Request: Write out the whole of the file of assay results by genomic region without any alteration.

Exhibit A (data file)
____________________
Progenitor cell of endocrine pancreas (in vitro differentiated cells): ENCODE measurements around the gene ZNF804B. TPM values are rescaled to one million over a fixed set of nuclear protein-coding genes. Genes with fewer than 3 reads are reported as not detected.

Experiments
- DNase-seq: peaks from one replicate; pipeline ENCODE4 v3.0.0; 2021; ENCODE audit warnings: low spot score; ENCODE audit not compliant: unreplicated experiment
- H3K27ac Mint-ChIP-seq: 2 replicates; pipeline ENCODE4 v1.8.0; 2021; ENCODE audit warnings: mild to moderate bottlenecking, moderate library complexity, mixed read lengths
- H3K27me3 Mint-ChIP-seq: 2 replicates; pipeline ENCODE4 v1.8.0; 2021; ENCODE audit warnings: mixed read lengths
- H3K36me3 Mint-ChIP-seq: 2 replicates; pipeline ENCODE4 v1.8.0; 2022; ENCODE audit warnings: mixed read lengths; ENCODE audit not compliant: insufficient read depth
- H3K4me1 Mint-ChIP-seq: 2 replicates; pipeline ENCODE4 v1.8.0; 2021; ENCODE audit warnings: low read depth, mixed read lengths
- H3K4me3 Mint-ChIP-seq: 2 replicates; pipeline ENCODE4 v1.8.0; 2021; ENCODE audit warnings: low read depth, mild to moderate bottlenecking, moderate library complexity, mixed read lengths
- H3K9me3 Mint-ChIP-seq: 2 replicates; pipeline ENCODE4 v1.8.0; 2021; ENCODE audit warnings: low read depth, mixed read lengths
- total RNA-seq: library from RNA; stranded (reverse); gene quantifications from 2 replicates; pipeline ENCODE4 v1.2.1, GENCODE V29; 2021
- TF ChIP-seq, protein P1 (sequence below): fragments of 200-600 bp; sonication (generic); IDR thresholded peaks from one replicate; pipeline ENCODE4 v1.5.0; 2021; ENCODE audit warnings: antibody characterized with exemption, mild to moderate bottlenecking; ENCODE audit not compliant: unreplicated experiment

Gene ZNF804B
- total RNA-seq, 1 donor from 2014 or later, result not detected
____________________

Progenitor cell of endocrine pancreas (in vitro differentiated cells): ENCODE measurements around the gene ZNF804B. TPM values are rescaled to one million over a fixed set of nuclear protein-coding genes. Genes with fewer than 3 reads are reported as not detected.

Experiments
- DNase-seq: peaks from one replicate; pipeline ENCODE4 v3.0.0; 2021; ENCODE audit warnings: low spot score; ENCODE audit not compliant: unreplicated experiment
- H3K27ac Mint-ChIP-seq: 2 replicates; pipeline ENCODE4 v1.8.0; 2021; ENCODE audit warnings: mild to moderate bottlenecking, moderate library complexity, mixed read lengths
- H3K27me3 Mint-ChIP-seq: 2 replicates; pipeline ENCODE4 v1.8.0; 2021; ENCODE audit warnings: mixed read lengths
- H3K36me3 Mint-ChIP-seq: 2 replicates; pipeline ENCODE4 v1.8.0; 2022; ENCODE audit warnings: mixed read lengths; ENCODE audit not compliant: insufficient read depth
- H3K4me1 Mint-ChIP-seq: 2 replicates; pipeline ENCODE4 v1.8.0; 2021; ENCODE audit warnings: low read depth, mixed read lengths
- H3K4me3 Mint-ChIP-seq: 2 replicates; pipeline ENCODE4 v1.8.0; 2021; ENCODE audit warnings: low read depth, mild to moderate bottlenecking, moderate library complexity, mixed read lengths
- H3K9me3 Mint-ChIP-seq: 2 replicates; pipeline ENCODE4 v1.8.0; 2021; ENCODE audit warnings: low read depth, mixed read lengths
- total RNA-seq: library from RNA; stranded (reverse); gene quantifications from 2 replicates; pipeline ENCODE4 v1.2.1, GENCODE V29; 2021
- TF ChIP-seq, protein P1 (sequence below): fragments of 200-600 bp; sonication (generic); IDR thresholded peaks from one replicate; pipeline ENCODE4 v1.5.0; 2021; ENCODE audit warnings: antibody characterized with exemption, mild to moderate bottlenecking; ENCODE audit not compliant: unreplicated experiment

Gene ZNF804B
- total RNA-seq, 1 donor from 2014 or later, result not detected